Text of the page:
Alice Cary

(1820-1871 / USA)

October - Poem by Alice Cary

Not the light of the long blue Summer,
Nor the flowery huntress, Spring,
Nor the chilly and moaning Winter,
Doth peace to my bosom bring,
Like the hazy and red October,
When the woods stand bare and brown,
And into the lap of the south land,
The flowers are blowing down;
When all night long, in the moonlight,
The boughs of the roof-tree chafe,
And the wind, like a wandering poet,
Is singing a mournful waif;
And all day through the cloud-armies,
The sunbeams like sentinels move -
For then in my path first unfolded
The sweet passion-flower of love.

With bosom as pale as the sea-shell,
And soft as the flax unspun,
And locks like the nut-brown shadows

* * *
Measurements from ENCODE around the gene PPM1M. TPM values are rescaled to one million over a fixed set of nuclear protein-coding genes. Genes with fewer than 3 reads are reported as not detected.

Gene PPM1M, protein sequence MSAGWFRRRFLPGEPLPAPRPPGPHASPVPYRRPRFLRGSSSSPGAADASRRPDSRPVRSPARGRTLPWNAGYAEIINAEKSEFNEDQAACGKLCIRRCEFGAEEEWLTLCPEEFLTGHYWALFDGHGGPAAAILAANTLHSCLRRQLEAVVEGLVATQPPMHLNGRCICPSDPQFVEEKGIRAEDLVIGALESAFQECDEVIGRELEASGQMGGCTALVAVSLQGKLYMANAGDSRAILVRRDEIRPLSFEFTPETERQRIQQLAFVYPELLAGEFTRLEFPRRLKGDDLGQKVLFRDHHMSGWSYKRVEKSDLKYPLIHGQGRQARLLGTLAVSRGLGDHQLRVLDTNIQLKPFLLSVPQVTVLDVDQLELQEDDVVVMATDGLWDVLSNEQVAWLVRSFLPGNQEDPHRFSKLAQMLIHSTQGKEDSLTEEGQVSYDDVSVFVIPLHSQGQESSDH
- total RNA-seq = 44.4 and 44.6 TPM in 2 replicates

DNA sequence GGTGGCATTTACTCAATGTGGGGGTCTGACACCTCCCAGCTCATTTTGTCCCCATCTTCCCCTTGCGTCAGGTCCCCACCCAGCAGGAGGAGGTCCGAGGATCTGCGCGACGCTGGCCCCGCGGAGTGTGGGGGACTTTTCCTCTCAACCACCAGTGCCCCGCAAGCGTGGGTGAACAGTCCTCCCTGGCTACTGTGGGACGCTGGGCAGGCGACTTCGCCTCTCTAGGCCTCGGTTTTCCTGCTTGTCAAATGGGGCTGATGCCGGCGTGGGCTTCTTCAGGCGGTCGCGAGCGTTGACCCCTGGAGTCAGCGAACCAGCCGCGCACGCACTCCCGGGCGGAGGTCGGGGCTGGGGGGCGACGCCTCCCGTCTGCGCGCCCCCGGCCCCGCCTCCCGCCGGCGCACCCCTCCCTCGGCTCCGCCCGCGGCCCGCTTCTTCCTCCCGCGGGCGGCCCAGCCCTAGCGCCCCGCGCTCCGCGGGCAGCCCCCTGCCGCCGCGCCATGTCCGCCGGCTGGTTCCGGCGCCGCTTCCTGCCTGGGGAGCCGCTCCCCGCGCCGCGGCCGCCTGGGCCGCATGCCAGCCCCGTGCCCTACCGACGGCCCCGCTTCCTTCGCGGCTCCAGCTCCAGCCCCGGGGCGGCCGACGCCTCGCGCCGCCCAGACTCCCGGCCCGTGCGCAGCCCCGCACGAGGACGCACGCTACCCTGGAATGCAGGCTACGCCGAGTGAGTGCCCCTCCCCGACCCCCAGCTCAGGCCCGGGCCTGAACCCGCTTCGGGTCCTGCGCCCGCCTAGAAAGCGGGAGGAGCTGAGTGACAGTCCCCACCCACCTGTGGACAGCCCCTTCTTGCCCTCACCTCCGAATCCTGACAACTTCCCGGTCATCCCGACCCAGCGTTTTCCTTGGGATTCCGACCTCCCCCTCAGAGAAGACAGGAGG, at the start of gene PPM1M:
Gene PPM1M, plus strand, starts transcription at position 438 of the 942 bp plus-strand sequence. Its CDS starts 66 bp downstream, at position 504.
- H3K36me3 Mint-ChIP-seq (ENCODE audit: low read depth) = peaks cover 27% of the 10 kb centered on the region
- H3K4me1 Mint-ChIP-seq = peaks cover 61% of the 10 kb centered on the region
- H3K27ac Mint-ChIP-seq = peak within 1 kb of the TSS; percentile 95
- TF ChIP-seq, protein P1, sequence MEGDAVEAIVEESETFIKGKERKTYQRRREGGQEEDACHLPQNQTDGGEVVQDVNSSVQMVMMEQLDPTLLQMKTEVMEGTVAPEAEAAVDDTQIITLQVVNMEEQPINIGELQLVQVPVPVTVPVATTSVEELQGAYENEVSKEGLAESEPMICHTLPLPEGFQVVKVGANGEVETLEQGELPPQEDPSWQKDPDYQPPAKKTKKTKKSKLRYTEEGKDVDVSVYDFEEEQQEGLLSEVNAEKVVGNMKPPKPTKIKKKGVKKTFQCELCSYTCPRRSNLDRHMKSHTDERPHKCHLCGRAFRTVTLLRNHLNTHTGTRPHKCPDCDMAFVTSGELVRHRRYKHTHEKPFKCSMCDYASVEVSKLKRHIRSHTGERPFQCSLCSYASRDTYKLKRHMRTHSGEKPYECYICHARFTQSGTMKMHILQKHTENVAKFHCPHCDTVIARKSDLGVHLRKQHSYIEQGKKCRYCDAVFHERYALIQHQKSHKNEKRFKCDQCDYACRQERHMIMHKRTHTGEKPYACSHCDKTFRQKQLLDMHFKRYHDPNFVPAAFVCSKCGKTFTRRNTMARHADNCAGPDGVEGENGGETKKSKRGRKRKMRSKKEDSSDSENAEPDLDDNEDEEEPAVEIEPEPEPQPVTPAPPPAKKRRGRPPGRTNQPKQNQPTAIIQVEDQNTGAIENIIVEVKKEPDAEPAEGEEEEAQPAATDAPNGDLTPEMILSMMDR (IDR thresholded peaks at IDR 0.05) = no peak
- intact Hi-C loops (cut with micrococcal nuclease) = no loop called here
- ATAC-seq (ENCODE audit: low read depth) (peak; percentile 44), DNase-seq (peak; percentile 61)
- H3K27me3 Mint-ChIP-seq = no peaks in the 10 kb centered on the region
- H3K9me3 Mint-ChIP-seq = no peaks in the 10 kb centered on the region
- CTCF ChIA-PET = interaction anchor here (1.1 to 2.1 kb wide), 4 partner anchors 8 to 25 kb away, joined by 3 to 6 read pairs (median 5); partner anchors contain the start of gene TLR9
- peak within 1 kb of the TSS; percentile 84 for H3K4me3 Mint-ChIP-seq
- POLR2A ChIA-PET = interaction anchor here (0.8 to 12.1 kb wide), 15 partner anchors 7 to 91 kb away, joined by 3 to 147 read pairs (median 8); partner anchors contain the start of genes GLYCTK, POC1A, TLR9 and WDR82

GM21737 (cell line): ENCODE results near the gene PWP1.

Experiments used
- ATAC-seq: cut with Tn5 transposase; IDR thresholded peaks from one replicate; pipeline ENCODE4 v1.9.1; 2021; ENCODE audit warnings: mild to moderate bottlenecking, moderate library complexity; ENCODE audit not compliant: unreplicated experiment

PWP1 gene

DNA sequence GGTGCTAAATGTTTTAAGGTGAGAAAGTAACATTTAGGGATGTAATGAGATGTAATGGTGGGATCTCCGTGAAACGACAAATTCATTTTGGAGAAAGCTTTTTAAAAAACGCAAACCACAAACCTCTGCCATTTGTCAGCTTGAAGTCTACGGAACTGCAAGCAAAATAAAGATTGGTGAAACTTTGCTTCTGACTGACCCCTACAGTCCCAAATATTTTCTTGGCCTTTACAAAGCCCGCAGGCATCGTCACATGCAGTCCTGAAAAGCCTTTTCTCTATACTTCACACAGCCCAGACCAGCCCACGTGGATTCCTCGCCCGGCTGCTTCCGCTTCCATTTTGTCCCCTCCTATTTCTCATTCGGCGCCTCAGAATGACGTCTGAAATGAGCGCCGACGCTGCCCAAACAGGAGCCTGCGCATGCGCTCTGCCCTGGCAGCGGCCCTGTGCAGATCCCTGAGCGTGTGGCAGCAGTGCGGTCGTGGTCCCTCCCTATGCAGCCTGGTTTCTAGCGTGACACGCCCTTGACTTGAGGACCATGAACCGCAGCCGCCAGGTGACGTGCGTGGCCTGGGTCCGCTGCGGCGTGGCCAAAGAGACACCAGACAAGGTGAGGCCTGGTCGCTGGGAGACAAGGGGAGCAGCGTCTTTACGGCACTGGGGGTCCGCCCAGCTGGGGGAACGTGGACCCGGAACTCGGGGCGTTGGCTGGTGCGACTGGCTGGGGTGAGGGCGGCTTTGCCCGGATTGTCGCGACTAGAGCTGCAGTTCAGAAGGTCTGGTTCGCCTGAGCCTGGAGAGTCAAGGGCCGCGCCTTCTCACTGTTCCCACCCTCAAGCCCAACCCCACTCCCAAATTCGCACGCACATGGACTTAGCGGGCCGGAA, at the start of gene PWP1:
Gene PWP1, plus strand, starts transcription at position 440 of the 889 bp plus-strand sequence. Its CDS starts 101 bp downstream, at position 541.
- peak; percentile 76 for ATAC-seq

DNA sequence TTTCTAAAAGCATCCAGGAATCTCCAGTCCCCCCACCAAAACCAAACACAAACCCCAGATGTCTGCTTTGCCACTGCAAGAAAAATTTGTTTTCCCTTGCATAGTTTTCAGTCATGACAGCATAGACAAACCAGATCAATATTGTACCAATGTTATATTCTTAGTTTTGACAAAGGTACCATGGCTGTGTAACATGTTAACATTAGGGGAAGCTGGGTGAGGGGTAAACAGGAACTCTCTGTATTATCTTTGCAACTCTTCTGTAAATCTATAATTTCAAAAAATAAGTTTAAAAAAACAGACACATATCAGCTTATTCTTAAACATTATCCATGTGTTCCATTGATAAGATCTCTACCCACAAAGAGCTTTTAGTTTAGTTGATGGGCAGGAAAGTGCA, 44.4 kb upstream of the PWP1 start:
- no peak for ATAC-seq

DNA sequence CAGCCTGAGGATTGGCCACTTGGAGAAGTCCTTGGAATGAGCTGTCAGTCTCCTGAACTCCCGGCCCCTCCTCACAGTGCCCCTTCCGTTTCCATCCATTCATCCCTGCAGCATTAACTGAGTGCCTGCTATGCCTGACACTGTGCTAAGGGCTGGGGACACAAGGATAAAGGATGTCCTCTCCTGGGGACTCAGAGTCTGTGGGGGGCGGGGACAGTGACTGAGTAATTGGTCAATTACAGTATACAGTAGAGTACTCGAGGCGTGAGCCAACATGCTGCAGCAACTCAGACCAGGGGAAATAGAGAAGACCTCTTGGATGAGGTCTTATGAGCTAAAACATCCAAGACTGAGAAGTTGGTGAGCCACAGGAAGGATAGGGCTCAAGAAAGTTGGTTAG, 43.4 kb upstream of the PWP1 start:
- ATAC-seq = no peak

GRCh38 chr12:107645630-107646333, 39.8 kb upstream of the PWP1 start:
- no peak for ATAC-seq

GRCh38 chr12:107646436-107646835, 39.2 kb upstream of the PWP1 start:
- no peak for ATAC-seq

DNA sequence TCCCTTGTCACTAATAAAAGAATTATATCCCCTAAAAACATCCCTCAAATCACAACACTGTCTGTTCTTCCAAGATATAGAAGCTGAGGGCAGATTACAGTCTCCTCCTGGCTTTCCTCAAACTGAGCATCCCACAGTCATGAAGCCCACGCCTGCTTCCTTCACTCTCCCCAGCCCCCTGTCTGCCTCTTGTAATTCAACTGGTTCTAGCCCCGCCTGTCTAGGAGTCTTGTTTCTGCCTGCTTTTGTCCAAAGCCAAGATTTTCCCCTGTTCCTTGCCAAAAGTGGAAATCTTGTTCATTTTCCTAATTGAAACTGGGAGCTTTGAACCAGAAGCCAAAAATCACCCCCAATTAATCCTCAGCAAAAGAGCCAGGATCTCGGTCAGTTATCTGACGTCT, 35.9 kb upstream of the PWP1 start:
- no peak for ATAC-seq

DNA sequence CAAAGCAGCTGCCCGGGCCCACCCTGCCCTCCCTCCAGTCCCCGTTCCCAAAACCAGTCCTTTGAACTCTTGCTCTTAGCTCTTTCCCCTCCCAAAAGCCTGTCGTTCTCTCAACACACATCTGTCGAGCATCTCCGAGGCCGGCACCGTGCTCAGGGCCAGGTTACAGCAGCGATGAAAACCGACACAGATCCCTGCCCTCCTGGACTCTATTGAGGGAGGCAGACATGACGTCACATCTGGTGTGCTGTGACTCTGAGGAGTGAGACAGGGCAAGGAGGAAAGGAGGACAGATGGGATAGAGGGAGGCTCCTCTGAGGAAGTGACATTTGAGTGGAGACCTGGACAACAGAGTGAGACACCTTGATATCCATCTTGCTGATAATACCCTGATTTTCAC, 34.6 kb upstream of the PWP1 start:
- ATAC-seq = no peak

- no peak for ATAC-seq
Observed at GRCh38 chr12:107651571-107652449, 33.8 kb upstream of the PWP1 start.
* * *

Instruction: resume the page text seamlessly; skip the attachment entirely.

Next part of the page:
In the light of the sunken sun,
Came the maiden whose wonderful beauty
Enchanted my soul from pain,
And gladdened my heart, that can never,
No, never be happy again.
Away from life's pain and passion,
Away from the cares that blight,
She went like a star that softly
Goes out from the tent of night.
But oft, when the fields of the Autumn
Are warm with the summer beams,
We meet in the mystic shadows
That border the land of dreams.
For seeing my wo through the splendor
That hovers about her above,
She puts from her forehead the glory,
And listens again to my love.

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Poem Submitted: Friday, April 11, 2014

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